One of the first social problems FinalMile tackled was death on train tracks. Through six months of observa
tional research (videography, observing crowds, talking to motormen, accident witnesses etc) the team saw behaviour patterns. "One was that people were quite overconfident even though they said they feared trains, they would still see one and cross. Warning systems were not making any impact. So we knew that we had to improve the trespassers' judgment because we can't stop them from crossing tracks," says Prasad. 
    They also realized that text is meaningless. So they used emotion in the signage (photos of a man being hit by a train) because writing "danger" and feeling danger are different. The feeling of danger made people take more conservative decisions. They also used yellowcoloured sleepers on the tracks at certain distances so that people can judge the speed of the train better, put up whistle signs at spots where people pay attention 
and also changed the tone of the whistle to one that grabs more attention.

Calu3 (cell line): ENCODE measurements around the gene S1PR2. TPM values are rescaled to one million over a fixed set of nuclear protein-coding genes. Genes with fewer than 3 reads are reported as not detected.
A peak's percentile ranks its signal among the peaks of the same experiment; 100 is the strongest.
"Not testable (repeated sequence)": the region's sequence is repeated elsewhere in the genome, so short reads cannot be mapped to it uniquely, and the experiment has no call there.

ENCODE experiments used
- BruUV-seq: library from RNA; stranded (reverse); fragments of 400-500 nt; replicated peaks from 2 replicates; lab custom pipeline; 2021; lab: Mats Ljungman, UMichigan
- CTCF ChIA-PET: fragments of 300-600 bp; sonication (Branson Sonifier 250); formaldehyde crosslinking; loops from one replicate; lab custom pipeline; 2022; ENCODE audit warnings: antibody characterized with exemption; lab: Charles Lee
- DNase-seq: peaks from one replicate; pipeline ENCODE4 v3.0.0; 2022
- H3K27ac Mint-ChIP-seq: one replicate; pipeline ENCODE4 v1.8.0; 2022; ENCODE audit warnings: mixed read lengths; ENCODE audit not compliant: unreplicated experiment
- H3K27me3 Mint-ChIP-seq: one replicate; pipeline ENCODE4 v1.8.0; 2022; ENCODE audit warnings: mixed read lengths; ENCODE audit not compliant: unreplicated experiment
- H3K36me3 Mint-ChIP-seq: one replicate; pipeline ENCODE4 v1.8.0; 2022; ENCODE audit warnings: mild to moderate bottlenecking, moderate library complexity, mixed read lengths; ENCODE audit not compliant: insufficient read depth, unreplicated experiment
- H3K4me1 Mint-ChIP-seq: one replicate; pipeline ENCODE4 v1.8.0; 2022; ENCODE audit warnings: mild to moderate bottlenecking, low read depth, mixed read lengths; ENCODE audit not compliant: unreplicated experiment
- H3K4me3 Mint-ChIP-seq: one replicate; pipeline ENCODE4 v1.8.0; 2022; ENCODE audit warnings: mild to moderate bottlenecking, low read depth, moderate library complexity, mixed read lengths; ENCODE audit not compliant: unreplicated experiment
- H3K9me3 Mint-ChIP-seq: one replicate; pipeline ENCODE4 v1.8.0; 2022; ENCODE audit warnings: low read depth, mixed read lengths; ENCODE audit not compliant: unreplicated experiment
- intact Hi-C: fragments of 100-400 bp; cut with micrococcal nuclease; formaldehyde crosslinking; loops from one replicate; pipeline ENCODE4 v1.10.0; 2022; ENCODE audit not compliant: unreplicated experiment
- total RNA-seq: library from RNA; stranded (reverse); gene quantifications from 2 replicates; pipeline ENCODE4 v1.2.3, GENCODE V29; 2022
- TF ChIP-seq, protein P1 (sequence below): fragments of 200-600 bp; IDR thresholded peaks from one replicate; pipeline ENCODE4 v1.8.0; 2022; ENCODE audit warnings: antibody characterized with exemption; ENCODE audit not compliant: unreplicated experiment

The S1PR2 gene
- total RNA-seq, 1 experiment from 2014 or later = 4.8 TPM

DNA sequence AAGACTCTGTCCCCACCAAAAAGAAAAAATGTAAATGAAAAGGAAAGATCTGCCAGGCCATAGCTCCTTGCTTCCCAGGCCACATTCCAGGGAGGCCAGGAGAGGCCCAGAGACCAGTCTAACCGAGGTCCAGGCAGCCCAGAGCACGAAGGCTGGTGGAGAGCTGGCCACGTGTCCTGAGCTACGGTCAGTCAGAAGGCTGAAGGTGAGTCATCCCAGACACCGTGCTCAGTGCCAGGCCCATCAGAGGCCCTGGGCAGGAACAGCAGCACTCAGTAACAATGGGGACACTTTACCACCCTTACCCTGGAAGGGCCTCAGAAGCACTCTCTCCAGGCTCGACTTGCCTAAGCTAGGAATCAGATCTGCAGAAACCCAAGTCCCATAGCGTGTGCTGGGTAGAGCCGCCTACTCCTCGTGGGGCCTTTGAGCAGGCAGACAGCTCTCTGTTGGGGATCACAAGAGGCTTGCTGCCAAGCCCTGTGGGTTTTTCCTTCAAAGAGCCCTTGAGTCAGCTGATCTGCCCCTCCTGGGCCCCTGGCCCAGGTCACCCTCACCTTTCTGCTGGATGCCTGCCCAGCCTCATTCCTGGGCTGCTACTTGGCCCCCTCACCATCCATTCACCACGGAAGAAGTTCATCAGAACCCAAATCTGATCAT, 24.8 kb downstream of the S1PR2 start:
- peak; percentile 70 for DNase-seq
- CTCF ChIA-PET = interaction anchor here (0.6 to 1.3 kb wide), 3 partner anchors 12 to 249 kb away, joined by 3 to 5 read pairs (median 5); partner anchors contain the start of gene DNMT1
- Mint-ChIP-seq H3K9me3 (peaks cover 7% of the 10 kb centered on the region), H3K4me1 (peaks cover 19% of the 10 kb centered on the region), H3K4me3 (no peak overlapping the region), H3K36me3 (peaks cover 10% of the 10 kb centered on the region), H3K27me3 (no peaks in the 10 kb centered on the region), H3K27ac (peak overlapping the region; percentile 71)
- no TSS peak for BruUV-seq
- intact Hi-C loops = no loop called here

This experiment at Wadala led to a reduction in track deaths from 40 fatalities in 2009-10 to 10 in 2010-11. The experiment led to a 40-70% reduction in fatalities in other locations. Now, the railways have asked them to look at accidents at unmanned railway crossings. 
    Other sticky urban problems from spitting to traffic chaos to gender imbalance in public spaces have also attracted the attention of behaviour specialists. Vandana Vasudevan, author of "Urban Villager: Life in an Indian Satellite Town" says, "In urban life, there are several aspects in which India needs behavioural change. I have a personal theory on what makes India a large trash can and this is consistently borne out by my observations of daily life whenever I am in the West — all the countries where public space is clean, people's patriotism is not notional but real and practical. They think of their country as though it was one large home." In fact, one of FinalMile's solutions was to ensure that public spaces such as staircases (permanent spitting areas) have the same look as the indoor space to give it a seamless appearance. 
Can't judge long-term risks 
Understandably, behaviour analysts are in great demand in the social sector, mainly because of the magnitude of most social problems as well as the spectacular failure of direct messaging. "There has been a realization that in spite of a lot of awareness and education, behaviour was not changing in key areas like public health, environment, public safety," says Paolo Mefalopulos, chief of communication for development, UNICEF India. 
    Prasad says that though most of the initial interest in behavioural change came from the commercial sector, the social sec